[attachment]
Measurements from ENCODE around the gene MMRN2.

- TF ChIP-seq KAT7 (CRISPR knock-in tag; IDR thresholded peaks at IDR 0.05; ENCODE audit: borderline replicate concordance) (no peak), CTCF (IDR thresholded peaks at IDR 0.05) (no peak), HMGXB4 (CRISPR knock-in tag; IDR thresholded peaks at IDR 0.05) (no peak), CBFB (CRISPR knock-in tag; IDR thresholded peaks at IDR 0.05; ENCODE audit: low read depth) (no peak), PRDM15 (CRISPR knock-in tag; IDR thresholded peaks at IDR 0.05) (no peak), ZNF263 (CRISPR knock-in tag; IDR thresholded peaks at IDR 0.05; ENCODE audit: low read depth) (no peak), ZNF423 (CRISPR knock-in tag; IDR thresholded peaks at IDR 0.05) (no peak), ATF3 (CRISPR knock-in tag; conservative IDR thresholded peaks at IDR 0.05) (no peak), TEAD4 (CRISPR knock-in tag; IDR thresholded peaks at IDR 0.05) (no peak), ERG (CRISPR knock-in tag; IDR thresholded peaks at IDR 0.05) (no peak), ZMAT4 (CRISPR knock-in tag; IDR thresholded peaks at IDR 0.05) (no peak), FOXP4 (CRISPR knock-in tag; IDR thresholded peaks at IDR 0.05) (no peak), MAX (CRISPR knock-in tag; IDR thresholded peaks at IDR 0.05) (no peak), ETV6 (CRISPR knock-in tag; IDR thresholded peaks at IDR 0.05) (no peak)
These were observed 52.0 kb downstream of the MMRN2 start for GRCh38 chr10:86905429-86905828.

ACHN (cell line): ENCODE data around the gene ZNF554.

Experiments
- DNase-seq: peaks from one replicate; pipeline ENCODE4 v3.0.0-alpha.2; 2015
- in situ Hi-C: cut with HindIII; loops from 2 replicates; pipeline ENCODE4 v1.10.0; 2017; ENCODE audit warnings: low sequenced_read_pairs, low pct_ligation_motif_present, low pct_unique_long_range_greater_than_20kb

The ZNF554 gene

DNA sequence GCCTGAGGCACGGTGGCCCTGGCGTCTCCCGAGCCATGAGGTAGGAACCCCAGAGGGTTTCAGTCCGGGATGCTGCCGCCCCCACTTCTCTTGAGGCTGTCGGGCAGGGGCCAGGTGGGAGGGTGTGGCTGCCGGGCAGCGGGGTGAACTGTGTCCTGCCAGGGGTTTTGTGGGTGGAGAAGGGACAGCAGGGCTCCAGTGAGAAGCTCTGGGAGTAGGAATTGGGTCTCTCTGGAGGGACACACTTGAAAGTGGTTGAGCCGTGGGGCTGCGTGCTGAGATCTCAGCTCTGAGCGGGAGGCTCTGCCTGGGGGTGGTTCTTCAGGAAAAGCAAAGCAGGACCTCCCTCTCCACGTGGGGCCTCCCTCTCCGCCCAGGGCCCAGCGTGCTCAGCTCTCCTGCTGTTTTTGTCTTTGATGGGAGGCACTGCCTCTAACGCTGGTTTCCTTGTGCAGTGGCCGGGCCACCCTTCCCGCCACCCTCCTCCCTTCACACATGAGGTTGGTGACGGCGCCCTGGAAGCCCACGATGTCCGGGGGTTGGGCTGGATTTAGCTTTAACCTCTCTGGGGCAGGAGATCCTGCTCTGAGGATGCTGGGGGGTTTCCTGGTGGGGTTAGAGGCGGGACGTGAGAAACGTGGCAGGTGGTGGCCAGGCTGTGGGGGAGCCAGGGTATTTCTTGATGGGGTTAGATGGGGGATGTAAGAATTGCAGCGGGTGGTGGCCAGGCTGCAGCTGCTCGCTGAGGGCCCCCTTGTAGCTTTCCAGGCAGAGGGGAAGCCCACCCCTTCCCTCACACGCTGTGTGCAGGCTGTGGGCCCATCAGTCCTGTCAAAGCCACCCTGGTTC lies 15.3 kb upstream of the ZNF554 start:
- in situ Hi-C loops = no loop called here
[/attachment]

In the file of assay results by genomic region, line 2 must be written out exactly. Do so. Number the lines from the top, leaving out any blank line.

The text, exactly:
- TF ChIP-seq KAT7 (CRISPR knock-in tag; IDR thresholded peaks at IDR 0.05; ENCODE audit: borderline replicate concordance) (no peak), CTCF (IDR thresholded peaks at IDR 0.05) (no peak), HMGXB4 (CRISPR knock-in tag; IDR thresholded peaks at IDR 0.05) (no peak), CBFB (CRISPR knock-in tag; IDR thresholded peaks at IDR 0.05; ENCODE audit: low read depth) (no peak), PRDM15 (CRISPR knock-in tag; IDR thresholded peaks at IDR 0.05) (no peak), ZNF263 (CRISPR knock-in tag; IDR thresholded peaks at IDR 0.05; ENCODE audit: low read depth) (no peak), ZNF423 (CRISPR knock-in tag; IDR thresholded peaks at IDR 0.05) (no peak), ATF3 (CRISPR knock-in tag; conservative IDR thresholded peaks at IDR 0.05) (no peak), TEAD4 (CRISPR knock-in tag; IDR thresholded peaks at IDR 0.05) (no peak), ERG (CRISPR knock-in tag; IDR thresholded peaks at IDR 0.05) (no peak), ZMAT4 (CRISPR knock-in tag; IDR thresholded peaks at IDR 0.05) (no peak), FOXP4 (CRISPR knock-in tag; IDR thresholded peaks at IDR 0.05) (no peak), MAX (CRISPR knock-in tag; IDR thresholded peaks at IDR 0.05) (no peak), ETV6 (CRISPR knock-in tag; IDR thresholded peaks at IDR 0.05) (no peak)